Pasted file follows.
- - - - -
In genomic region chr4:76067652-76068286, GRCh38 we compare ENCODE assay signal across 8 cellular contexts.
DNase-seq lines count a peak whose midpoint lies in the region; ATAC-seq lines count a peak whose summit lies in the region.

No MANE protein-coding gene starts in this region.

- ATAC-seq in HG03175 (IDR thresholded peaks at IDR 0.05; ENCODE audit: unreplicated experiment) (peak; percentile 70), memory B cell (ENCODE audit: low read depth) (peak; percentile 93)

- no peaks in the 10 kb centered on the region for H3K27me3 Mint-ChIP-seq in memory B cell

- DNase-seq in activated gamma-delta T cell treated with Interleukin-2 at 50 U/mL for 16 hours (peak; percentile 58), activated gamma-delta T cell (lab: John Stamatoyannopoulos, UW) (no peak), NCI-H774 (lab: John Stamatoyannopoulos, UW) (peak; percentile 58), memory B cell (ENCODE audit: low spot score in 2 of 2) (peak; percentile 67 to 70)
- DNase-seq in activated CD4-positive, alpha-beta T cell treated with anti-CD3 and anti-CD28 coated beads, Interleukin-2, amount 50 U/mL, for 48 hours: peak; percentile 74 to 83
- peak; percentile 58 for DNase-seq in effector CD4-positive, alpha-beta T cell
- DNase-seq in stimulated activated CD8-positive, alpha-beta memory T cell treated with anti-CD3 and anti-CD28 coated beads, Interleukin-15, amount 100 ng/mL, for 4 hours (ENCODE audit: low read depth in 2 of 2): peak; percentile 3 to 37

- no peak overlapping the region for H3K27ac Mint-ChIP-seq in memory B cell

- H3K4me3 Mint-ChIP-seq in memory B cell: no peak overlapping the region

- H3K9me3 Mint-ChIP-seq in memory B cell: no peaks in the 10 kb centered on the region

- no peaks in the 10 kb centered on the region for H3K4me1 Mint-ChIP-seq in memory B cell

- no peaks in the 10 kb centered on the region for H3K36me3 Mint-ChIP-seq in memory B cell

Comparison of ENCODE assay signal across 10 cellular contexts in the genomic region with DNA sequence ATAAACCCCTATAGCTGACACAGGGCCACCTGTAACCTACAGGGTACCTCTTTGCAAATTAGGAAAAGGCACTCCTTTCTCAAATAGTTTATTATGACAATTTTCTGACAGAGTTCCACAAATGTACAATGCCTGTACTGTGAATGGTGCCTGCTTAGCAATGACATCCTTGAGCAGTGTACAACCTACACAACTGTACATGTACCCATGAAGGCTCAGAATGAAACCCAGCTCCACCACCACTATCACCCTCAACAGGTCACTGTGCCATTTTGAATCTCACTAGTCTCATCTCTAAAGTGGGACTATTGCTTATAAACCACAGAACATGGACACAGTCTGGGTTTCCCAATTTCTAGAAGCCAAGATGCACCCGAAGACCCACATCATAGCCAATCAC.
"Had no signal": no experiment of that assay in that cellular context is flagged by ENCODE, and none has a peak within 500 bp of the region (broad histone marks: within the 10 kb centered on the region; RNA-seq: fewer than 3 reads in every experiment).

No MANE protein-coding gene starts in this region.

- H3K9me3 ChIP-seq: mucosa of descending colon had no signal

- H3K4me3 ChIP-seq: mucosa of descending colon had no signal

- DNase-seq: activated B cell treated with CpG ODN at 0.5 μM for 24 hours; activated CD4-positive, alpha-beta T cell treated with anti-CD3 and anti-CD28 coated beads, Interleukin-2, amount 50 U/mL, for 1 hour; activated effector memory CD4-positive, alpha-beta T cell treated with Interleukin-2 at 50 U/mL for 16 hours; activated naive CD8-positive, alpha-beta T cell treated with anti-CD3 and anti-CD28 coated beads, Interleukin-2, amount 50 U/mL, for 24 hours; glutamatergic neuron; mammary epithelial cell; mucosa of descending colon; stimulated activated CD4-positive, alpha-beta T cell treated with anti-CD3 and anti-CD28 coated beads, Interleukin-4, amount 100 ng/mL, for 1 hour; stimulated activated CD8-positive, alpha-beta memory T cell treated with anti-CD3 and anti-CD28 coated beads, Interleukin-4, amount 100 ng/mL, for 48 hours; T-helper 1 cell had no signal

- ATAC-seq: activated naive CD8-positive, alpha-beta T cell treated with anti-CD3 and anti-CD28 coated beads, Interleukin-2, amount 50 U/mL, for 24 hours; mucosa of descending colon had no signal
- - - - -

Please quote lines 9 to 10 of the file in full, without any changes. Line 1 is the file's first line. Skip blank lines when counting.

- DNase-seq in stimulated activated CD8-positive, alpha-beta memory T cell treated with anti-CD3 and anti-CD28 coated beads, Interleukin-15, amount 100 ng/mL, for 4 hours (ENCODE audit: low read depth in 2 of 2): peak; percentile 3 to 37

- no peak overlapping the region for H3K27ac Mint-ChIP-seq in memory B cell